By Floyd Mayweather (above), his World Wrestling Entertainment debut. The undefeated WBC welterweight champ KO'd Big Show, a 7-foot, 440-pound wrestler, in front of nearly 75,000 people at the Citrus Bowl in Orlando in a bout that was part boxing, part wrestling and totally absurd. After being smacked around and seeing his entourage roughed up by Big Show, Mayweather dropped the wrestler 11 minutes into their fight by fashioning a makeshift set of brass knuckles out of a handler's gold chain and hitting Big Show in the jaw. Said Mayweather, "A lot of it's entertainment, but a lot of it, you've got to be athletic. The falls, the bumps and bruises and stuff—it's brutal."
By the British tabloid News of the World of taking part in a Nazi-themed orgy, Max Mosley, the president of Formula 1. The paper printed photographs allgedly taken from a videotape of Mosley, 67, with five prostitutes, who were wearing death camp uniforms. Mosley's father, Oswald, founded the British Union of Fascists in the 1930s, and Adolf Hitler was a guest at Oswald's wedding. According to the FIA, auto racing's governing body, Mosley was considering legal action, but as of Monday, Mosley, who is married with two grown children, had not publicly commented.
At age 80, Art (Golden Boy) Aragon (right), one of boxing's top drawing cards in the 1940s and '50s. Aragon, who grew up in East Los Angeles, was a highly ranked welterweight and lightweight but never held a belt. He thrilled crowds by bringing a touch of pro wrestling theatrics to boxing. Aragon entered the ring in a flamboyant gold robe and loved to goad audiences into booing him. ("You ever get booed by 10,000 people?" he once said. "It's exciting.") Outside the ring he golfed with Bob Hope, was friends with Marilyn Monroe and dated Mamie Van Doren.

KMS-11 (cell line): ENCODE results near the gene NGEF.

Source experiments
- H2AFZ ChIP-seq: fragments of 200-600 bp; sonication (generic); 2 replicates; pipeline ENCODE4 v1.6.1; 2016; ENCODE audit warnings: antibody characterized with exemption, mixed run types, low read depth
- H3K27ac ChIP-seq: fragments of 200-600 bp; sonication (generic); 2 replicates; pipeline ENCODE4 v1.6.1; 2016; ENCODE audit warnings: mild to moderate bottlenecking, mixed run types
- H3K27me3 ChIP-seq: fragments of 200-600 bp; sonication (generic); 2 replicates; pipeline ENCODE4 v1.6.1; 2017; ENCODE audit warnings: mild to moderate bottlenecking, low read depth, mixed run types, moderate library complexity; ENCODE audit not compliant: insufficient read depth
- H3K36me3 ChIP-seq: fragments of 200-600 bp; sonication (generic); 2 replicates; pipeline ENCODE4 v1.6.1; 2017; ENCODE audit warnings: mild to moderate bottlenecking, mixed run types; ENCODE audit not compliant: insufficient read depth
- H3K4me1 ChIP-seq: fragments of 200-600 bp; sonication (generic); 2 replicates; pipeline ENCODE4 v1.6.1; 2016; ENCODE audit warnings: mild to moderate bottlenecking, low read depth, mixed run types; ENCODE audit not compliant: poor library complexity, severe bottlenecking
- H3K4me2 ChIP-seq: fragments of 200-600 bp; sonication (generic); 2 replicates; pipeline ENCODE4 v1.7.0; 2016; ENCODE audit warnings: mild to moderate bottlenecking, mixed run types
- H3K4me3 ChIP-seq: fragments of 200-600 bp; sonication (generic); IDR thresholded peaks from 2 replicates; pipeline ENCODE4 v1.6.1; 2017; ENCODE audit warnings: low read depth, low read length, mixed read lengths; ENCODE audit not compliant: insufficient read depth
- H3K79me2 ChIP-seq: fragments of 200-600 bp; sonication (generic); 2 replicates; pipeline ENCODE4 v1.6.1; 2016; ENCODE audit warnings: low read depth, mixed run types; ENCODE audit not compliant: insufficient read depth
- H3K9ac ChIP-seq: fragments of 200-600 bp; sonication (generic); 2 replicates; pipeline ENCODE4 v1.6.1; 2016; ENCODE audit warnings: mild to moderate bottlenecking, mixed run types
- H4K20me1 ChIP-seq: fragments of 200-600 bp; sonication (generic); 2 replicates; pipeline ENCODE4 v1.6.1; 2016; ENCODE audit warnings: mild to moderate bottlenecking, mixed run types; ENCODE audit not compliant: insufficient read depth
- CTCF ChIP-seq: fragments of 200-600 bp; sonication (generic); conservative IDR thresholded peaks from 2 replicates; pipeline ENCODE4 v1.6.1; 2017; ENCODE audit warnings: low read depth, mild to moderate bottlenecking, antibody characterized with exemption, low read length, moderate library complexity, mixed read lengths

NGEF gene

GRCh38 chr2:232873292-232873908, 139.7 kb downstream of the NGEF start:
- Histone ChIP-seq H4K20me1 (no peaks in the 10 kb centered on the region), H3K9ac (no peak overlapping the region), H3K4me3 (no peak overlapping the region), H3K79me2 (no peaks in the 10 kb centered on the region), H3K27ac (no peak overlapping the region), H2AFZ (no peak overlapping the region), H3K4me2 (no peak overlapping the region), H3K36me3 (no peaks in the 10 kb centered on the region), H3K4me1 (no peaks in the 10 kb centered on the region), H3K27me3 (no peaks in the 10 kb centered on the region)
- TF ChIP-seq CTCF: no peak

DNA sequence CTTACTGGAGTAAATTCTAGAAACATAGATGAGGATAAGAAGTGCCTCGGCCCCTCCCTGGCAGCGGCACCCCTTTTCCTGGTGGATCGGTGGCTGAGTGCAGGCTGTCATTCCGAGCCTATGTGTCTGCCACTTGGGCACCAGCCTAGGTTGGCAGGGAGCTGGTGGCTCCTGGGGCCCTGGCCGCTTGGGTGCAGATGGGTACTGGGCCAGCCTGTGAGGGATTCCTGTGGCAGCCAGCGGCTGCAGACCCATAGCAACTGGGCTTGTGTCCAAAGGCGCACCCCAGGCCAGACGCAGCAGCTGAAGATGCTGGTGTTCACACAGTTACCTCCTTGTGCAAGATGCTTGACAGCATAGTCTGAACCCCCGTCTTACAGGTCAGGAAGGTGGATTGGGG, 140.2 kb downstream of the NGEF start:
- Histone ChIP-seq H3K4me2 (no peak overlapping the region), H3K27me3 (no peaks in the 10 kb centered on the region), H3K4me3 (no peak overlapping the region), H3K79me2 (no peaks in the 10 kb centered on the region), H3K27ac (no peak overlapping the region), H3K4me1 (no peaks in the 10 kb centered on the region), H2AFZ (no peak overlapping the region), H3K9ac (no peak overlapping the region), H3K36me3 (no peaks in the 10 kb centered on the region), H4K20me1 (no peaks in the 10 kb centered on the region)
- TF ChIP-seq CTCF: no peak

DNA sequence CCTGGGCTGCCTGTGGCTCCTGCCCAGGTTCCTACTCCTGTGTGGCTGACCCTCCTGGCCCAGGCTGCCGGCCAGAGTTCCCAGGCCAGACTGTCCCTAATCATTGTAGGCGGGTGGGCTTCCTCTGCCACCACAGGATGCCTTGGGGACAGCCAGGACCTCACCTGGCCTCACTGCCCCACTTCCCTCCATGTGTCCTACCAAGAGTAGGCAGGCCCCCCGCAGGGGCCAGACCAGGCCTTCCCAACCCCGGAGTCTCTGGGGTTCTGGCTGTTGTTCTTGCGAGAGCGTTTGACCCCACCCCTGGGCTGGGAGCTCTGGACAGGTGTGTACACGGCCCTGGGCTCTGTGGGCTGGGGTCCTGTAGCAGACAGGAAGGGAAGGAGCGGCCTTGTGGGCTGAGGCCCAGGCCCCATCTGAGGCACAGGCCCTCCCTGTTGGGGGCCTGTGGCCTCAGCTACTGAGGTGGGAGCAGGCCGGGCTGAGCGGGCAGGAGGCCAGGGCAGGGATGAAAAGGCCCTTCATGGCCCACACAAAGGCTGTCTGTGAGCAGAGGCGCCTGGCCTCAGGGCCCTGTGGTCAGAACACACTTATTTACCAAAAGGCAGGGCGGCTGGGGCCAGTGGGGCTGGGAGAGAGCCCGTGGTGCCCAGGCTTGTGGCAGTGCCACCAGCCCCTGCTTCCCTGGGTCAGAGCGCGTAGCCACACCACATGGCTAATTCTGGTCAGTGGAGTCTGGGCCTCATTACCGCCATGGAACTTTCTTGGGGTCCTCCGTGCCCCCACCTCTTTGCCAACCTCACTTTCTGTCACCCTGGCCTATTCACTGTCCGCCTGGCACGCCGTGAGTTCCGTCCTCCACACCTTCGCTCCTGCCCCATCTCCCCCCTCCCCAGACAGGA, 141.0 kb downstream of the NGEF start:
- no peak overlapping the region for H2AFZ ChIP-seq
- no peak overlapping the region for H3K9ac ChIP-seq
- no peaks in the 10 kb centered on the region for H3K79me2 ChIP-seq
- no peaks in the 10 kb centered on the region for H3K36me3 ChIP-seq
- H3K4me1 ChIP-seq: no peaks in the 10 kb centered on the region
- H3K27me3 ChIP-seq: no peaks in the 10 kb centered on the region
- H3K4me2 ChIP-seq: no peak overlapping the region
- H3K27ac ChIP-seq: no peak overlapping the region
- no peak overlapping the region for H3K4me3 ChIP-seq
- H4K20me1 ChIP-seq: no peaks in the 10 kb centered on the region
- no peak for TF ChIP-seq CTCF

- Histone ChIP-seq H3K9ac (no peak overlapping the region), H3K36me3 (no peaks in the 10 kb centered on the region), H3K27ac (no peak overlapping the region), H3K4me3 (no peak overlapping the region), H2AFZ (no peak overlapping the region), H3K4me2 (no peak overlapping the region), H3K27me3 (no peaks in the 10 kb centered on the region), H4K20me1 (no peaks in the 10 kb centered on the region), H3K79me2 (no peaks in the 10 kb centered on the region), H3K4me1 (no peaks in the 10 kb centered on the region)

At age 79, Herb Rich, a three-sport star at Vanderbilt and a captain of the New York Giants when they won the NFL title in 1956. Rich was an All-SEC running back for the Commodores and also played baseball and basketball. In the NFL he was a defensive back, and he made the All-Pro team in 1952 with the Rams.
By the Quebec Major Junior Hockey League, Hall of Fame goalie Patrick Roy and his 19-year-old son, Jonathan, for their roles in a March 22 fight. As the Quebec Remparts and the Chicoutimi Sagueneens brawled, Jonathan, the Remparts goalie, skated the length of the ice and began pummeling Sagueneens goalie Bobby Nadeau, who refused to fight. After leaving Nadeau lying on the ice, Roy made obscene gestures to the crowd. He was suspended for seven games; his father, Quebec's coach and part-owner, received a five-game ban. Television cameras caught the elder Roy apparently instructing his son to fight Nadeau.
By the Trail Blazers, injured rookie center Greg Oden, for playing in a pickup game. Oden, the top pick in last year's draft, underwent microfracture surgery on his right knee last September and will miss the entire season. He only recently began running light drills with the team, but on March 27 he played two games with friends at a Portland fitness center and was reportedly dunking. Oden explained that the game was played with nine-foot rims and that he didn't jump to dunk.
By a bullet at the PGA Tour's Zurich Classic of New Orleans, celebrity chef Paul Prudhomme. On March 25 Prudhomme was setting up a cooking tent at the TPC Louisiana course, where he was preparing meals for golfers and their caddies. He felt what he thought was a bee sting above his right elbow; when he shook his sleeve, a .22-caliber bullet fell out of his shirt. Police believe the bullet was fired within a 1 1/2-mile radius of the course and fell randomly on Prudhomme, who did not need medical attention.